Why Do Organizations Not Have Employee Handbooks?

by Ruth Mayhew

For every reason HR best practices say an employee handbook is a practical necessity, there's reasons why some organizations say having one is impractical. Granted, there are pros and cons to every business decision, but the major downside to not having an employee handbook is that you won't have one of the best tools for communicating a uniform message to your employees. Many organizations don't have handbooks because they don't think they have enough employees to warrant developing them, but there are a number of other justifiable reasons why businesses don't have them.


Many small businesses don't have employee handbooks because they don't have someone on staff with the expertise to assemble one. Companies without a dedicated HR department might rely on the office manager or the company president to handle most employment matters, such as hiring, payroll and firing. However, just because someone is responsible for what might seem to be major employment issues doesn't mean they're knowledgeable about HR best practices for developing and implementing workplace policies.


Employee handbooks can be costly. Without staff expertise to develop one, it leaves the option to pay an attorney to write workplace policies, hire an HR consultant or join a professional employer organization. When cash flow is a concern, many businesses won't justify expenses that aren't absolutely required, no matter how relatively small the cost is in whole scheme of things or the return on investment in a handbook. Therefore, they choose to put off the employee-handbook project until they have someone onboard who can write company policies.


Millions of workers prefer being employees of small businesses. They enjoy the casual work atmosphere and the often-cohesive, close-knit relationships that develop in smaller companies. Many small business owners want to preserve that "family" culture by allowing employees to self-direct their workplace behaviors and actions. Creating an employee handbook, for some small business owners, creates an employer-employee relationship that is more formal than they believe is necessary. They look at the downside to creating one, instead of the upshot. An employee handbook can actually validate the working relationship by setting out the company's philosophy and values. A handbook that contains a company mission might state that the company will "Maintain a close, family-like working atmosphere where employees demonstrate mutual respect for friends and co-workers alike." This is simply a statement about the organizational culture that strengthens the company's resolve to preserve its friendly work environment.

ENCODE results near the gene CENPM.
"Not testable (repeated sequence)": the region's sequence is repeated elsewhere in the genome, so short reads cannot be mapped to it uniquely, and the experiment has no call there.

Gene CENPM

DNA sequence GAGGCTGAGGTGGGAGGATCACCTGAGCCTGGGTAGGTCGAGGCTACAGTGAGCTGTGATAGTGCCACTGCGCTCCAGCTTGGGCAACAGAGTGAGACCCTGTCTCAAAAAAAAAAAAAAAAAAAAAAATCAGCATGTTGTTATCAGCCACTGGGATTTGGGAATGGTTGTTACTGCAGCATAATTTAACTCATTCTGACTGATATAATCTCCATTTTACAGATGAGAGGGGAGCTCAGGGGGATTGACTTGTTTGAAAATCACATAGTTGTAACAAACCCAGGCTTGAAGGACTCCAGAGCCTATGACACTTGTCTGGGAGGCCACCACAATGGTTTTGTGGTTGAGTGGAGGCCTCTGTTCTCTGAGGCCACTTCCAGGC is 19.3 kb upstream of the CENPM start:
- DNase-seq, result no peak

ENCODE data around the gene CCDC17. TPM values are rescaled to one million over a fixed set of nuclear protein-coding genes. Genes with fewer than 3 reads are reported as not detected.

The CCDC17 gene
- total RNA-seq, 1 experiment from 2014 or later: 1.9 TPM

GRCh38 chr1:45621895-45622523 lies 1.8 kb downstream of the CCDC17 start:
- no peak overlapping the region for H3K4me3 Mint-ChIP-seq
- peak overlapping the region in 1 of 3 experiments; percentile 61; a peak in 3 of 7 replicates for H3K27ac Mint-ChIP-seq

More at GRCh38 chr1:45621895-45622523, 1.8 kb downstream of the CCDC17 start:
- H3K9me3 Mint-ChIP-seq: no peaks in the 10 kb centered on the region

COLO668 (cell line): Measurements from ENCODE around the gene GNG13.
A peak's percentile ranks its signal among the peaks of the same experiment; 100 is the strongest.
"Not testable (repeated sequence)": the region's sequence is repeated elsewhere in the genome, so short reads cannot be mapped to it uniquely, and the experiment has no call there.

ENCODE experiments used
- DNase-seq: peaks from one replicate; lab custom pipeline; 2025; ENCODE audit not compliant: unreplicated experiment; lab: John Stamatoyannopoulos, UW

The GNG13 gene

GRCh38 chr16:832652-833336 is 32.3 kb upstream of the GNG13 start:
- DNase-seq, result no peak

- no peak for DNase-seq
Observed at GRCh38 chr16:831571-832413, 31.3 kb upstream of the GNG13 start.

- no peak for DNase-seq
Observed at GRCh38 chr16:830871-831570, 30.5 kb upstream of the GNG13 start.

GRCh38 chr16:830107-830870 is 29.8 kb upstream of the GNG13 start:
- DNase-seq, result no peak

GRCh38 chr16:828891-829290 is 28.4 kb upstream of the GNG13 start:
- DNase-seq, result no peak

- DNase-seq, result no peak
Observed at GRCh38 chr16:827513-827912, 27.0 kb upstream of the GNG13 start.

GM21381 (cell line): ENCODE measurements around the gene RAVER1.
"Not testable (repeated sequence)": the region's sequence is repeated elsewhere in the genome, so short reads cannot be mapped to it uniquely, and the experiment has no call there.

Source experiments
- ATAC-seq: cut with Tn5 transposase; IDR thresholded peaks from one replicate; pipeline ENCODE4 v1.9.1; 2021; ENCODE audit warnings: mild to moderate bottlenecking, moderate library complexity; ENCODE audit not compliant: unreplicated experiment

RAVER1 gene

Some employers would rather give their supervisors and managers complete autonomy in operating their respective business areas. Because many workplace policies and guidelines are subject to interpretation, the alternative is to not have an employee handbook and allow leadership staff to rely solely on their best judgment in managing their departments. In this case, the justification for not having a handbook is that business owners or presidents say they hired managers to manage, so let them do their jobs.


Business owners see interpretation, or neglecting interpretation, as a challenge that employee handbooks present. They believe that a handbook could diminish leadership staff authority and their willingness to interpret workplace guidelines. As a result, their problem-solving skills and independent judgment atrophy because they suddenly have a handbook with all the answers. Some will follow the policy to the letter without any room for interpretation, never considering the gray areas that often crop up when handling workforce matters.

About the Author

Ruth Mayhew began writing in 1985. Her work appears in "The Multi-Generational Workforce in the Health Care Industry" and "Human Resources Managers Appraisal Schemes." Mayhew earned senior professional human resources certification from the Human Resources Certification Institute and holds a Master of Arts in sociology from the University of Missouri-Kansas City.

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